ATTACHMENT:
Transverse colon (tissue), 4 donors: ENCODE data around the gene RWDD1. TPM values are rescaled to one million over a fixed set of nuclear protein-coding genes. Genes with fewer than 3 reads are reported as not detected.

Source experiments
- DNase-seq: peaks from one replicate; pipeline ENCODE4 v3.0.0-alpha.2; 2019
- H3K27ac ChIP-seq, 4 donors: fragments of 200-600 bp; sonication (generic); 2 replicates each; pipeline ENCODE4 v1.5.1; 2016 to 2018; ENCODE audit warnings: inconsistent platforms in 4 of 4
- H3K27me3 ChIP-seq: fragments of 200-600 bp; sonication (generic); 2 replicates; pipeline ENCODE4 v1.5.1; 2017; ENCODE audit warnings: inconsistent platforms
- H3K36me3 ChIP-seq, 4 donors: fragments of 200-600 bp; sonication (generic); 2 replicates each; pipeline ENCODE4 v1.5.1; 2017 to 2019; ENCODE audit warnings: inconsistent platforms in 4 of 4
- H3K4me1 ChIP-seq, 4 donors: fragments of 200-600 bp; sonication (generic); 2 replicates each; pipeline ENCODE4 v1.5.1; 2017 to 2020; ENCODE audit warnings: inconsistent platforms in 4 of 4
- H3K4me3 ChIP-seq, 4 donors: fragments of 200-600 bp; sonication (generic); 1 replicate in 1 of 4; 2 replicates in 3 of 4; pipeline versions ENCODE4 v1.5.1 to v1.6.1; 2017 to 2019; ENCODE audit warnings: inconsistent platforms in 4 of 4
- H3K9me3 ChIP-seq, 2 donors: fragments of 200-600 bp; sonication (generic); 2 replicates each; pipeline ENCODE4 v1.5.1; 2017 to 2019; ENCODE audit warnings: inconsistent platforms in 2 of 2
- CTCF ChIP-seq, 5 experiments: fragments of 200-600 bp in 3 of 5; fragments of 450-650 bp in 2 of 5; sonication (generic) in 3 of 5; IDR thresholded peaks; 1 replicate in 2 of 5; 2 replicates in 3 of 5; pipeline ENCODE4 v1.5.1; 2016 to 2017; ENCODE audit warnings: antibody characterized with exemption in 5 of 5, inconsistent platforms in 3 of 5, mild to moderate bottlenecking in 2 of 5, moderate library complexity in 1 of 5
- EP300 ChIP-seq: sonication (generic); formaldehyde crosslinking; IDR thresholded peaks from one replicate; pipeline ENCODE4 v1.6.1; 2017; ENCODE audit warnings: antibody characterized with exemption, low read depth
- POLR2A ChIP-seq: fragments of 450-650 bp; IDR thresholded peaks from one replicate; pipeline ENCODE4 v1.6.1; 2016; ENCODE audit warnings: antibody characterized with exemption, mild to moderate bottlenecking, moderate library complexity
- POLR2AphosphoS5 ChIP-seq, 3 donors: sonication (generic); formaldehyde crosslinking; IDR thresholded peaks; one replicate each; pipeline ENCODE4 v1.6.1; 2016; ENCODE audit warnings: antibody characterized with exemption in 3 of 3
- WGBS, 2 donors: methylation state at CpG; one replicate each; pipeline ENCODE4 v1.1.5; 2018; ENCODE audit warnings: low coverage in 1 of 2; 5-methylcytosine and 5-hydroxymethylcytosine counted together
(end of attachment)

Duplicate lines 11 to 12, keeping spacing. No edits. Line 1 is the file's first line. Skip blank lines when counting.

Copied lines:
- EP300 ChIP-seq: sonication (generic); formaldehyde crosslinking; IDR thresholded peaks from one replicate; pipeline ENCODE4 v1.6.1; 2017; ENCODE audit warnings: antibody characterized with exemption, low read depth
- POLR2A ChIP-seq: fragments of 450-650 bp; IDR thresholded peaks from one replicate; pipeline ENCODE4 v1.6.1; 2016; ENCODE audit warnings: antibody characterized with exemption, mild to moderate bottlenecking, moderate library complexity